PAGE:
In 1924 Ángel Zárraga was called upon to decorate the walls of the crypt at Notre Dame de la Salette. The building was erected by the architect Pierre Sardou in la Cité--Jardin en Suresnes (hauts de Seine) as part of a postwar program launched by Cardinal Verdir to encourage the construction of new churches in the suburbs of Paris. They numbered more than one hundred. However, the church that was projected to rise above the crypt was never built, except for a cement cupola that was added in 1955.
Under the sponsorship of the "Works of the Cardinal," Zárraga decorated the Chapelle des étudiants in Paris's Citi Universitaire. He was chosen in 1937 among thirty-five candidates from all over the world.
Zárraga had already devoted himself intensively to researching the fresco and encaustic mural painting techniques, since he had already agreed to work alongside distinguished French and foreign sculptors, stained-glass artists, goldsmiths, and architects who were tirelessly involved in the reconstruction of Catholic churches in France after the destruction of World War I.
As a church decorator, he was considered an heir to the great Renaissance masters and was acknowledged as one of the outstanding religious painters of the 20th century. The Suresnes Chapel, for instance, was compared with Fra Angelico's frescoes at San Marco in Florence.
Zárraga professed a great devotion to Our Lady of la Salette, who appeared to the humble shepherds Maximin and Mélanie in 1846 in order to deliver her message to the world. This occurrence prompted the construction of one of the great sanctuaries devoted to Mary on the heights of the French Alps.
Suresnes is sadly remembered as the place where, during World War II, Germans executed 4500 members of the French Resistance. The town's center was reconstructed after the war, but the murals disappeared.
The murals were created using the encaustic method and were widely praised, which ushered in a third phase in this painter's life, as a muralist, although it should be noted that previously he had decorated the walls at the Castle of Vert Coeur in Chevreuse, near the Palace of Versailles.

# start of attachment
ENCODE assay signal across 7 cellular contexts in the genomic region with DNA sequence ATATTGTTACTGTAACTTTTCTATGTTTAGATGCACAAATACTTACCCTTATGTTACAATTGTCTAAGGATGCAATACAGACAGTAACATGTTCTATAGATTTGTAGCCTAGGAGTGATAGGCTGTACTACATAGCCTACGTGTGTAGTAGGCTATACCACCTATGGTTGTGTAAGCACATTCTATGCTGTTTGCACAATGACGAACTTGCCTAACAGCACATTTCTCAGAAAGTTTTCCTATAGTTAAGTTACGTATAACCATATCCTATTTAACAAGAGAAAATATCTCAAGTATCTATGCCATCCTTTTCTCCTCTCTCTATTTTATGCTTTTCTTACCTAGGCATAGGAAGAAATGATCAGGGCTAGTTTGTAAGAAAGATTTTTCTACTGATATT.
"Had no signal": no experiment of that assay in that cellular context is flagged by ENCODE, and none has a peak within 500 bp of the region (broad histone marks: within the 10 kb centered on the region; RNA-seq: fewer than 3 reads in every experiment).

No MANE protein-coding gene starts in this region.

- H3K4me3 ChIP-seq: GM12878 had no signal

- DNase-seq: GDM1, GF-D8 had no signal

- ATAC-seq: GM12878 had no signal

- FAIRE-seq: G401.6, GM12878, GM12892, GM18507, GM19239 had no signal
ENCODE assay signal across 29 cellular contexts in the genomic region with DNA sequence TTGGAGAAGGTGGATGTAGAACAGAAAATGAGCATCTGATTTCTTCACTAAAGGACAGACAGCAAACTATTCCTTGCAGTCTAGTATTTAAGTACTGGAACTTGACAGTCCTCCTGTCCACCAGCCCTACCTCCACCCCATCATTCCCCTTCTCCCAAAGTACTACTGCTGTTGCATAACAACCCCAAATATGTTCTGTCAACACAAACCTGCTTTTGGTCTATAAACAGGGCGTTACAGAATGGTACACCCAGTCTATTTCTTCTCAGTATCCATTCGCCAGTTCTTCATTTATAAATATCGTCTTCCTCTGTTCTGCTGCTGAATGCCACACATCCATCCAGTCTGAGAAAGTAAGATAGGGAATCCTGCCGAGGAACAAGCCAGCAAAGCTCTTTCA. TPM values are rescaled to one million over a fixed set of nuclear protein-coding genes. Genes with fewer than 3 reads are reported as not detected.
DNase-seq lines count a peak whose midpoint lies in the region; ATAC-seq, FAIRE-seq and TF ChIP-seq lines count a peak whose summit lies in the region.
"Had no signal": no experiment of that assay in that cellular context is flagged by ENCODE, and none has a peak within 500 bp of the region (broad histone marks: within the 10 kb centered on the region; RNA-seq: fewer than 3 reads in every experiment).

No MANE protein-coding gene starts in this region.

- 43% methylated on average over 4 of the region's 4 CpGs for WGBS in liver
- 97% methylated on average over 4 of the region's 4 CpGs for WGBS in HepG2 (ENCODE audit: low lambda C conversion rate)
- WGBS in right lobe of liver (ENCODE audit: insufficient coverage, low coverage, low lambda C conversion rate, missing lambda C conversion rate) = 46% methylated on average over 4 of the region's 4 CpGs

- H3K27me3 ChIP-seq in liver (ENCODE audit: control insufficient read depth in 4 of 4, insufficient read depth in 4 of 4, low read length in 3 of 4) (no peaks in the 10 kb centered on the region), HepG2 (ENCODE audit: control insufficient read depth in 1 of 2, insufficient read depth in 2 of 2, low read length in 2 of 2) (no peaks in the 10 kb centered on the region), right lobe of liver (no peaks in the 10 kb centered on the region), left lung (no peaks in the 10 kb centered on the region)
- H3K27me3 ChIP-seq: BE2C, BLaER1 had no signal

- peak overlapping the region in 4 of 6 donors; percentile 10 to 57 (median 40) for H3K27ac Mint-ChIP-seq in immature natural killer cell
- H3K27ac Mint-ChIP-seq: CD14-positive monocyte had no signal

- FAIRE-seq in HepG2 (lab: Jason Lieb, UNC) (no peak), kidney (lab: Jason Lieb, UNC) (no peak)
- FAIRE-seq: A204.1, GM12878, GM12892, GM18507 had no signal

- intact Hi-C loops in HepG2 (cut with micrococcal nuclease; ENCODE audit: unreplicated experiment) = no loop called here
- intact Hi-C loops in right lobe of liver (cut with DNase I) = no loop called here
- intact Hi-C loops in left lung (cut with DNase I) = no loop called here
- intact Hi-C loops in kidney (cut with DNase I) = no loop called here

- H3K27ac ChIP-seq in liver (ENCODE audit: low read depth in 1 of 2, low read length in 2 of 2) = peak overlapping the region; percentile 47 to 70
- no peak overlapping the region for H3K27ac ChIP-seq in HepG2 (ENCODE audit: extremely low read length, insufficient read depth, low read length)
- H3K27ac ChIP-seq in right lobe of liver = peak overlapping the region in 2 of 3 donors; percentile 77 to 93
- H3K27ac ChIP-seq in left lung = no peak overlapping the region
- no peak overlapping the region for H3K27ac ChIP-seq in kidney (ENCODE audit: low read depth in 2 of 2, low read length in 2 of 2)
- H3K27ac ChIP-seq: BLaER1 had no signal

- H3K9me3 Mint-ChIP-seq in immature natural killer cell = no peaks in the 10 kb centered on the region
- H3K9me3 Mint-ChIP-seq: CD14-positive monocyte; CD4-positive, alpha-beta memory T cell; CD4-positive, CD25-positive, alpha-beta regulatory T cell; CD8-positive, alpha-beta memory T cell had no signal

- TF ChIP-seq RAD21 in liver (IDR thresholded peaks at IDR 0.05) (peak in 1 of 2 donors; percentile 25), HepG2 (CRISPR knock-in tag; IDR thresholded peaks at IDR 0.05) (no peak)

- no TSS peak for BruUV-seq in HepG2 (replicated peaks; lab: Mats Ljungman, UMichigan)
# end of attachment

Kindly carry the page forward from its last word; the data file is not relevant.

He decorated the chapel on the hill of Suresnes with the trilogy of the Marian dogmas: to the left, The Annunciation, to the right, the Assumption, and in the center the Coronation of Mary. He achieved the goal of creating a peacefully serene environment with his use of color. Zárraga himself declared, "All great art is religious." For him, working on the walls of a church served to uplift the spirit and to spread the teaching of immortal truths.
Mary, in the Old Testament, is the woman in Isaiah's prophecy: the new Eve who would bring salvation to the human race by giving birth to Jesus Christ, the Savior. After having completed her mission on Earth, Mary was assumed in body and soul to the heavenly glory after her dormition through the power of God.
Zárraga did several preliminary panels for this trilogy, using very rich materials and subtle and delicate colors.
Of these paintings, the ones belonging to the Cámara Mexicana de la Industria de la Construcción in Mexico City are well known. These, along with other important works, were donated to that institution by the painter's brother, the architect Guillermo Zárraga.
He painted these panels with straight and curved lines that harmonize with the sensual geometric style he inherited from his training in Cubism. In approaching these sacred themes, Zárraga reveled in the use of inimitable shades of blue, about which he wrote, "Blue pleases poets because it is immaterial and heavenly. Light blue speaks to us of its purity, of ethereal things; dark blue has the imposing melancholy of twilight."
It was precisely at the country estate of his brother Guillermo, a place called Casablanca, where Zárraga wrote an important treatise on religious art in 1943 for the journal Ábside. His words reveal his profound religious sentiment and the impact that the old masters of religious murals such as Fra Angelico and Giotto had on him, as well as the murals executed by Eugène Delacroix in the Chapelle des Anges in the Church of Saint Sulpice in Paris.
Ángel Zárraga decorated several Catholic churches in France from 1924 to 1941.
Maria Luisa Novelo Quintana
Huixquilucan, Mexico, April 2007